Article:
A little too loosely. The reactor pressure shot the stainless-steel bomb off the valve and sent it flying a considerable distance, narrowly missing a nearby hydrogen trailer. The entire reactor contents were also blown out and with it the catalyst that had taken blood to prepare.
    The technician was later canned.

  23. Anonymous BMS Researcher says:

    Another incident that I did not witness firsthand happened at the State University where my parents taught for decades. One Friday evening a Professor in my father’s department called maintenance to report a trickle of water dripping from a fire-protection sprinkler on an upper floor of the building. After some discussion, the maintenance people decided it could wait till Monday (despite this Prof’s strongly voiced suggestion that it ought to be fixed ASAP). Some time that night it cut loose and flooded several floors.
    An incident that I DID witness happened in grad school, again on a Friday night. I noticed the compressor motor for a cold room near my office was cycling on and off as its overload protection tripped, then it cooled off and restarted, etc. I called maintenance, they came and said, “well it is at exactly the right temperature so it can wait till Monday.” I strongly expressed my concern that an overheating compressor might not last that long, but they were pretty clearly not inclined to listen to a mere graduate student. Well, it failed over the weekend and by Monday morning many biological samples had become a smelly mess.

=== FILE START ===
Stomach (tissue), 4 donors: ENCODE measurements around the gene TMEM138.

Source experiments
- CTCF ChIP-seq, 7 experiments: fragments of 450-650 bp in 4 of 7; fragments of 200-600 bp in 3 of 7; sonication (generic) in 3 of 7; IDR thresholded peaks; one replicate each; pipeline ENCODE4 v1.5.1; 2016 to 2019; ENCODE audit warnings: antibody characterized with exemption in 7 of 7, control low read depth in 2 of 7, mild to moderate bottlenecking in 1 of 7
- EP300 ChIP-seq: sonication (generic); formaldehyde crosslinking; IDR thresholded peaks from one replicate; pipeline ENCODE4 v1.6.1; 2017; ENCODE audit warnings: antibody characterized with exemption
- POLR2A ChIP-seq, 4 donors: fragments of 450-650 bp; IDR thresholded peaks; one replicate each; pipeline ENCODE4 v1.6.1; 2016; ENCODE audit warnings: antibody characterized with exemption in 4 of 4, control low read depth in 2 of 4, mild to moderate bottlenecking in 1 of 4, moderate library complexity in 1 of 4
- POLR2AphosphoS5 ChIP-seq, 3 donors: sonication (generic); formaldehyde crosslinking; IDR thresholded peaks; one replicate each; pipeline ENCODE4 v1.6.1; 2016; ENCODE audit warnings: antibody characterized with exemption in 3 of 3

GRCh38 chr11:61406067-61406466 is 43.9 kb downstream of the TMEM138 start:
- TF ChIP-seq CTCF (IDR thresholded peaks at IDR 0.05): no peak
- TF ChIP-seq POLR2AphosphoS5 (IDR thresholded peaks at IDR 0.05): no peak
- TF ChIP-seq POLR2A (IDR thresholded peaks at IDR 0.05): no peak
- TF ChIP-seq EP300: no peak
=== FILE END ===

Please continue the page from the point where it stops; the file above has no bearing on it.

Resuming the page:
The result was a big placard by the alarm bell on each fridge, listing the home and office phone numbers (this was before cell phones and pagers were common) for about six responsible individuals: “If this bell rings, keep calling each of the following phone numbers in succession UNTIL SOMEBODY TELLS YOU HE OR SHE IS ON THE WAY HERE…”

  24. atompusher says:

    We have a $300,000 waters LCMS that is collecting dust. The project manager who bought it has been claiming he’ll look into fixing it for the last 18 months. In the meantime, we’ve lost the trade-in value on a new instrument.

  25. Wavefunction says:

    Dropping an expensive Buchi rotavap on the floor.

  26. Devices R Us says:

    Not an accident by a scientist but by one of the accounying types. We had a guy who tagged assets who put the tag right into the center of a surface coated frequency double crystal that cost 10K. We complained so they came by later to scratch it off with an Xaxto knife. Not very much fun.

  27. Ryan K. says:

    That sounds like the girl who decided that it would be a good idea to wash all of our NaCl IR plates in the sink… with water.

  28. Rob says:

    The worst thing I’ve ever done is catch fire to the fume hood, that was in undergrad. No damage, but it was a near thing (considering the idiots left the flammable reagents all close together in a CARDBOARD BOX. The box caught on fire. Like I said, it was a near thing. I imagine the explosion would have seriously damaged me and possibly caught the building on fire. Yeah, that lab was pretty dangerous, looking back.
    Since then i haven’t worked much with really dangerous things. I once dropped a plate filled with 32P, i had to strip out of my clothes, change to scrubs, decontaminate the entire lab, and walk home in bare feet. 6 months later i got my shoes back. Humuliating, but not dangerous; and nothing was damaged (later i found out that 32P wasn’t all that bad, despite some people’s claims to the contrary).